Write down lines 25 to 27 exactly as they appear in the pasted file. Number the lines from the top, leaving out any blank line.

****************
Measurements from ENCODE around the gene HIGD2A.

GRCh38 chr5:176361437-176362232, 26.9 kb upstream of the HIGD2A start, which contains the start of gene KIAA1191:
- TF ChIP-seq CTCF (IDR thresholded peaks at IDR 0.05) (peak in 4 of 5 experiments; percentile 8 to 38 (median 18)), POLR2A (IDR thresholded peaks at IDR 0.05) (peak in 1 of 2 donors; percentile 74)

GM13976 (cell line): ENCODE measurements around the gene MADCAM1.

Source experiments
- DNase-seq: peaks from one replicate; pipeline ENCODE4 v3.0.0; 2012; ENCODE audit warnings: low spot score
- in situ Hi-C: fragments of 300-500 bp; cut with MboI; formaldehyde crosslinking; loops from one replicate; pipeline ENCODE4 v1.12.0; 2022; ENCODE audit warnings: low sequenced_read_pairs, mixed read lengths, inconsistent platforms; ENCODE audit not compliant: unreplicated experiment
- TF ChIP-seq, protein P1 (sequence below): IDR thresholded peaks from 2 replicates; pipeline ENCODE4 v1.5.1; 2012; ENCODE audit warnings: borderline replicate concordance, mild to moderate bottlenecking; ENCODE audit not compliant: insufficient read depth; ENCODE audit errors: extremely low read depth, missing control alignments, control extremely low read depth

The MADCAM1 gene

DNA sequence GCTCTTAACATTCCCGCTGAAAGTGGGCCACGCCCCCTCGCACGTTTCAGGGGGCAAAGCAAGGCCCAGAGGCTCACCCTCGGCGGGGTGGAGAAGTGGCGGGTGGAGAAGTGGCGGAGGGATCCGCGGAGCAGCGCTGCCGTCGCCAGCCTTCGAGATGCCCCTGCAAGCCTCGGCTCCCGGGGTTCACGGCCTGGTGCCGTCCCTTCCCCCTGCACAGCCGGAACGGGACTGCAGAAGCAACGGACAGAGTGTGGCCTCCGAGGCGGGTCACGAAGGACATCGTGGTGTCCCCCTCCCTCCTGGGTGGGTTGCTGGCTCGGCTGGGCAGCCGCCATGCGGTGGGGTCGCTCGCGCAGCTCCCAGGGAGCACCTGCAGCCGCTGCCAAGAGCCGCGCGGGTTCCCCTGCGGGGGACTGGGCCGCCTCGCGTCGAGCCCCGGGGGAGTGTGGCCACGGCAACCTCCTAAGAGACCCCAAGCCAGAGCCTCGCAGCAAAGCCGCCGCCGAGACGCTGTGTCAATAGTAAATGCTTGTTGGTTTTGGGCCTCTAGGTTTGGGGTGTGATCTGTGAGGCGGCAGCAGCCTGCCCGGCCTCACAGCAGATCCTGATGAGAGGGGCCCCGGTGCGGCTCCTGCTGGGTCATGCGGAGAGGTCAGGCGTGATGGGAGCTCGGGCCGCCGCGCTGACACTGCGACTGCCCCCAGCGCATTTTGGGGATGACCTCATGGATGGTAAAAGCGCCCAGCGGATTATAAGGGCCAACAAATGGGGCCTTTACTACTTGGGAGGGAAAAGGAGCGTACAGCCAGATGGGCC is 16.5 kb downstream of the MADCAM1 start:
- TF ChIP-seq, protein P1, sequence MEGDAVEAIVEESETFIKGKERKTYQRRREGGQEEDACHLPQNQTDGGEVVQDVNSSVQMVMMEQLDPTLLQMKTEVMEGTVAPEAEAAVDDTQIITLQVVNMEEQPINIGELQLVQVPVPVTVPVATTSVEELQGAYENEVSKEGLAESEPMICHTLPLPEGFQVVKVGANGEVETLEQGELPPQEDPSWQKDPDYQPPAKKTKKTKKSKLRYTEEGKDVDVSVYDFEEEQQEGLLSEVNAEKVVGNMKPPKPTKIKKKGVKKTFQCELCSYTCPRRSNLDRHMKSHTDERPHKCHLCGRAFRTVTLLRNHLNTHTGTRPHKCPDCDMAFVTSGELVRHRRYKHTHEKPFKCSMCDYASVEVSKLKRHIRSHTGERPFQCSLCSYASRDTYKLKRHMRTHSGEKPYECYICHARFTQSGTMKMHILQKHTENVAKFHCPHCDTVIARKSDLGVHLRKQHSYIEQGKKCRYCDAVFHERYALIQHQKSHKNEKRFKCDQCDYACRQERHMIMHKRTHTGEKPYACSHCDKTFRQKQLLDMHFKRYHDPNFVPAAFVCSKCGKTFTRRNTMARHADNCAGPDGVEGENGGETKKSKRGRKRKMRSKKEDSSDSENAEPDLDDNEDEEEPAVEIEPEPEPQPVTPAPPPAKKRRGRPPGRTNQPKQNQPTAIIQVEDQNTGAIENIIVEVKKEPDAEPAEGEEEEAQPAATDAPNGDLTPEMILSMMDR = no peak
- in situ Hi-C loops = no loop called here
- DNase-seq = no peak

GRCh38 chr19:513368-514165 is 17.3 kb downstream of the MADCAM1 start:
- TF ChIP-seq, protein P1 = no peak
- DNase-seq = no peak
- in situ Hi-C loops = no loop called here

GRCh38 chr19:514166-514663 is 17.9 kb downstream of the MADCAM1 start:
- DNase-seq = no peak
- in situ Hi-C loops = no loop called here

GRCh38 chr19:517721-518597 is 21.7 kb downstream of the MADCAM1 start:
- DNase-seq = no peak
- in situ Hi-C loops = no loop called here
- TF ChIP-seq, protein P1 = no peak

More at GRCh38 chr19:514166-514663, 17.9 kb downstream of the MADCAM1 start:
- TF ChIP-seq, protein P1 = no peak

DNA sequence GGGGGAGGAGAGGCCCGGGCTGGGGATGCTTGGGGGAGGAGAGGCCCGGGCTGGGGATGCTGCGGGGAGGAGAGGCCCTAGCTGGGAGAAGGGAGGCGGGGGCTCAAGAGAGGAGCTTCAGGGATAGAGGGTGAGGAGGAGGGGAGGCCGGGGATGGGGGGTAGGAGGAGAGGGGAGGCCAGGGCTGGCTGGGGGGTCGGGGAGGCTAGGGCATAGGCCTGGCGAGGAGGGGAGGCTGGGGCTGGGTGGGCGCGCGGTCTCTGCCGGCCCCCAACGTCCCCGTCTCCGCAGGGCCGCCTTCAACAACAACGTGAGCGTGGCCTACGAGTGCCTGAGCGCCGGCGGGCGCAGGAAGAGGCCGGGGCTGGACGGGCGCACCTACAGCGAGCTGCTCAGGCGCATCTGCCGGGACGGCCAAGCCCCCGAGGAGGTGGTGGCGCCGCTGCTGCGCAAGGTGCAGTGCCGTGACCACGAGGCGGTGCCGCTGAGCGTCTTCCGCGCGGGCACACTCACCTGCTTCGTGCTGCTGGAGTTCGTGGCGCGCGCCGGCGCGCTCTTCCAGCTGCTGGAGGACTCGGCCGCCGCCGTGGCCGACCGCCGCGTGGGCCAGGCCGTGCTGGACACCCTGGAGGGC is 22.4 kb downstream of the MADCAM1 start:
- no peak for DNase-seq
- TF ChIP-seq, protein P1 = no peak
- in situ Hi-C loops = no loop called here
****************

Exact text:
More at GRCh38 chr19:514166-514663, 17.9 kb downstream of the MADCAM1 start:
- TF ChIP-seq, protein P1 = no peak

DNA sequence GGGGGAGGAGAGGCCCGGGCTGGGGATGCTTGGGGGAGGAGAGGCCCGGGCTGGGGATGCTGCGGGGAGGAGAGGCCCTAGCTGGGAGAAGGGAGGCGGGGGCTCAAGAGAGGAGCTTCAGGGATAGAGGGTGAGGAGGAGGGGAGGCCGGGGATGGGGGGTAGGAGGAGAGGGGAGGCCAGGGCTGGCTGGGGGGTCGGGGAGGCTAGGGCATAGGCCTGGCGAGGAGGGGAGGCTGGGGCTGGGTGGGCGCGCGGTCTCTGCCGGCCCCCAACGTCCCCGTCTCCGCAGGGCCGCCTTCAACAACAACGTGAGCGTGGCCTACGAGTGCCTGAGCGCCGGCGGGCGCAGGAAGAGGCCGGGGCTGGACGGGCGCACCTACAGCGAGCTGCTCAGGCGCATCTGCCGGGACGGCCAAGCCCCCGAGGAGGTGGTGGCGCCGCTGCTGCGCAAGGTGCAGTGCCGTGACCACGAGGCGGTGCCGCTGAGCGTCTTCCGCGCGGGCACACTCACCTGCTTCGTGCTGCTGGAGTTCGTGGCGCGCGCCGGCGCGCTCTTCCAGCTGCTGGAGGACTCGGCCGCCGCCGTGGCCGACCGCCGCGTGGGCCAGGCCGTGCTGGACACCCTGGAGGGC is 22.4 kb downstream of the MADCAM1 start: